13 February 2017
Leading independent Scottish law firm BTO Solicitors has won the first Scottish case where compensation for distress has been awarded under the Data Protection Act 1998.
The distress here was caused by the oppressive use of CCTV cameras and it is believed to be the first case of its kind in the UK. BTO’s clients were awarded damages when the court held their right to privacy had been breached by their neighbours.
The case involved pursuers Mr and Mrs Woolley, who reside above a bed and breakfast owned by the defenders. The court heard that their lives had been made a misery since October 2013 when their neighbours, a business premise not a domestic dwelling house, installed CCTV cameras which recorded video and sound 24 hours a day.
The cameras captured images and sound from the Woolley’s property in addition to that of the defenders. Paul Motion, partner at BTO Solicitors argued that this breached the Data Protection Act 1998 and the presiding sheriff, Sheriff N A Ross, agreed, describing the surveillance as “extravagant, highly intrusive, and not limited in any way”. On Friday [3 February 2017], he issued his opinion that they should be paid £17,000 compensation under the Data Protection Act 1998 for the distress caused by the cameras.
Commenting on the importance of the decision, Mr Motion said
“The use of CCTV grows ever more widespread and this judgement should serve as a wake-up call to businesses that they need to follow due process and heed the ICO guidance. Here the court awarded damages because three data protection principles were breached. Firstly, no information was provided before the installation of the cameras about the extent of the recording and the reasons for it, so it was unfair processing, and there was no legal basis for the recording, breaching the first data protection principle of processing data fairly and lawfully.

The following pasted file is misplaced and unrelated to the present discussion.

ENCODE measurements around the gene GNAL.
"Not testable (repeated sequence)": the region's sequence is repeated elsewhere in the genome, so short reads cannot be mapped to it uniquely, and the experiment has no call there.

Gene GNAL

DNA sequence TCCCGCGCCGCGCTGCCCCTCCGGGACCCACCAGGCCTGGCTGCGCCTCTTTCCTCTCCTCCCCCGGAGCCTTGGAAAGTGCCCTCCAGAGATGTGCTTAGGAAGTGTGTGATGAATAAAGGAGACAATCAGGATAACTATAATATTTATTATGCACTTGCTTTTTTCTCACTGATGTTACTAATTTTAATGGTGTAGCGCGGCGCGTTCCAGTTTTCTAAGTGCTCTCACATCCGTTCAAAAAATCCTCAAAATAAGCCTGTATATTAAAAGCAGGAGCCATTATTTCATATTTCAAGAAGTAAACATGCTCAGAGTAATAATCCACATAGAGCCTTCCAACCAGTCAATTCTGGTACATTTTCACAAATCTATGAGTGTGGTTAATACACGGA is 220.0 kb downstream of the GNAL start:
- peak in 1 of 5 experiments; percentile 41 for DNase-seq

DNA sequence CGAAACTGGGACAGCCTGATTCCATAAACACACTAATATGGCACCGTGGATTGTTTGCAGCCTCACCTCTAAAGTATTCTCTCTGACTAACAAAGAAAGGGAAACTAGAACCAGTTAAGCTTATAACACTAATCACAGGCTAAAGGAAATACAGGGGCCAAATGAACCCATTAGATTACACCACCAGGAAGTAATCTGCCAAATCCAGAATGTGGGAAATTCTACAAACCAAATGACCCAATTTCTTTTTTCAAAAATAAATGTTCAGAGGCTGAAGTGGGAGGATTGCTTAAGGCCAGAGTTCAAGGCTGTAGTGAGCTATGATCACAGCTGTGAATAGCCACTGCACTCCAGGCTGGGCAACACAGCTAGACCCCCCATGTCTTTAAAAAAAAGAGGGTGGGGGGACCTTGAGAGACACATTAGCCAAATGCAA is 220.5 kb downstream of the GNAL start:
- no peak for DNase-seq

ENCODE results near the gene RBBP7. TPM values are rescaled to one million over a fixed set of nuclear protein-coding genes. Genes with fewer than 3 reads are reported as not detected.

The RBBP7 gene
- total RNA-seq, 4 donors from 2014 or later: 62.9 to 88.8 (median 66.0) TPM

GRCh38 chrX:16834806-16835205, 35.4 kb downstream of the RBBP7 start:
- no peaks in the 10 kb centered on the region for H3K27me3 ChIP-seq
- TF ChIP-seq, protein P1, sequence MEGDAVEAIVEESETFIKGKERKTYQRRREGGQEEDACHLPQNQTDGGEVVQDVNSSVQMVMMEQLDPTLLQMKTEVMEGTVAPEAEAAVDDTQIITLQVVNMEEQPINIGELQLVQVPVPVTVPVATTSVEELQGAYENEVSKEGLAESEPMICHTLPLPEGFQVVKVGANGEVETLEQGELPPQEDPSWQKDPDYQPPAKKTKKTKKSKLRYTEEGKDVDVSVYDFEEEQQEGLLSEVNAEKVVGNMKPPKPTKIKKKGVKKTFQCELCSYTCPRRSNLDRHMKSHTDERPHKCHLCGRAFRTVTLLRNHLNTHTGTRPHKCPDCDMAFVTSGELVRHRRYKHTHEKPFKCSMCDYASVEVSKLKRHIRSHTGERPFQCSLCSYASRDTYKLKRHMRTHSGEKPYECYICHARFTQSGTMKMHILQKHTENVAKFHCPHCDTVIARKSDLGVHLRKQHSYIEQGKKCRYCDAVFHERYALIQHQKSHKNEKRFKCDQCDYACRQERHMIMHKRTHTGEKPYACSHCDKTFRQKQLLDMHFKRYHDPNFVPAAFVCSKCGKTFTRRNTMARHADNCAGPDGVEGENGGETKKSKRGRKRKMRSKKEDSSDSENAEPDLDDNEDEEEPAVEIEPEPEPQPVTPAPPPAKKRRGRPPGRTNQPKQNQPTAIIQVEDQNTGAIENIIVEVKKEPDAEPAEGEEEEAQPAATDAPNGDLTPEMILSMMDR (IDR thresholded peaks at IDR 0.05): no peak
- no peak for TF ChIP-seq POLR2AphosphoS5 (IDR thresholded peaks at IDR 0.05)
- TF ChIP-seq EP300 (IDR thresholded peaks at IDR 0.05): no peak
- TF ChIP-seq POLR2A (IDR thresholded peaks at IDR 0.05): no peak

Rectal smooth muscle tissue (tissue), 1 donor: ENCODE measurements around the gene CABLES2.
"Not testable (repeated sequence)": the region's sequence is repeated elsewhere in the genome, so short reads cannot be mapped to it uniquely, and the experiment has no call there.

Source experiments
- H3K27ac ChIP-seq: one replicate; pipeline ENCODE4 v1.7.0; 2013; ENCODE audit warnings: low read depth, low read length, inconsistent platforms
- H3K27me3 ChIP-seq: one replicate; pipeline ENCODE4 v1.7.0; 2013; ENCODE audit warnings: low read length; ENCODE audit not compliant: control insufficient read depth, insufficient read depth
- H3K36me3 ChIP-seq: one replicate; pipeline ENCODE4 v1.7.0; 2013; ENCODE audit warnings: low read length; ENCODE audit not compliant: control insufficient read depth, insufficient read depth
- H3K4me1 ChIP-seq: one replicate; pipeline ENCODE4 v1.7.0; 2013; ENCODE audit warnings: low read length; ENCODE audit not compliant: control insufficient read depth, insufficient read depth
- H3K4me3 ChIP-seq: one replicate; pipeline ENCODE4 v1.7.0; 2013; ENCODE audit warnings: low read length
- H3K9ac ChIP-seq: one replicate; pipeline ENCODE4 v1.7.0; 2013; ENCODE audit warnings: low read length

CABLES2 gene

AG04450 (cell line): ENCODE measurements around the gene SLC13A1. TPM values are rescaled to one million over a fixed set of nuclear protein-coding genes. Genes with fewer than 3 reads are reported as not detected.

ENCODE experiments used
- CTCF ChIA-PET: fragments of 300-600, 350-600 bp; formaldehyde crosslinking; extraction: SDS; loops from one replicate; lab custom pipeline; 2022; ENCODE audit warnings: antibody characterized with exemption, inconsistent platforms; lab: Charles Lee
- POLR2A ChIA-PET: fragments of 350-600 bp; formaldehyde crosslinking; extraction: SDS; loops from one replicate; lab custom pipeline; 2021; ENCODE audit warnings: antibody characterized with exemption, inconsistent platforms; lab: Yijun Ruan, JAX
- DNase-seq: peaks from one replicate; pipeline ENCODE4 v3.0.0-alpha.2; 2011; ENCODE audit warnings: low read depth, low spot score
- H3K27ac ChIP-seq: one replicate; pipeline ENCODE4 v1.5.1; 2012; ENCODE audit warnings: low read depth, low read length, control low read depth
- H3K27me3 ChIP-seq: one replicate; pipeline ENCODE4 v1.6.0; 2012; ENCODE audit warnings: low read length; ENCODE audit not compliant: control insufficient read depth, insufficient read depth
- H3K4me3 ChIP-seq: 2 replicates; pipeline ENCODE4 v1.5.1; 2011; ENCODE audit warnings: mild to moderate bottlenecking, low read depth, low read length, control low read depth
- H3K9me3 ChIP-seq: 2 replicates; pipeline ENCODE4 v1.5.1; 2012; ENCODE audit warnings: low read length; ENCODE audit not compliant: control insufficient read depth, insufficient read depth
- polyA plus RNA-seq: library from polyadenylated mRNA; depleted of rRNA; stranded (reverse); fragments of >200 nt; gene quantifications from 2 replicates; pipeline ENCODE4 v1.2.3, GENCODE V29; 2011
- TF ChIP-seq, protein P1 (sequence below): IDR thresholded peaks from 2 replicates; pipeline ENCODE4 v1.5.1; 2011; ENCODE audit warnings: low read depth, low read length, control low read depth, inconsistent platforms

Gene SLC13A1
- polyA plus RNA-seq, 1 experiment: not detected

“Secondly, the use of the cameras which recorded the defenders premises and the property next door, was found to be excessive as it was without justification. This was in breach of the third data protection principle that processing should be adequate, relevant and not excessive.
“Finally, the footage was kept for five days which was longer than was necessary, breaching the fifth data protection principle that personal data should only be retained for as long as is necessary.
“Fitting CCTV isn't as simple as fitting cameras and switching them on. Businesses should consider taking advice to ensure the installation and operation are compliant with the DPA. Householders too are covered by data protection law if their system captures public areas.
“If in any doubt, legal advice should be sought to ensure full compliance and avoid potentially heavy fines.”
Paul Motion, Partner & Solicitor Advocate email@example.com T: 0131 222 2939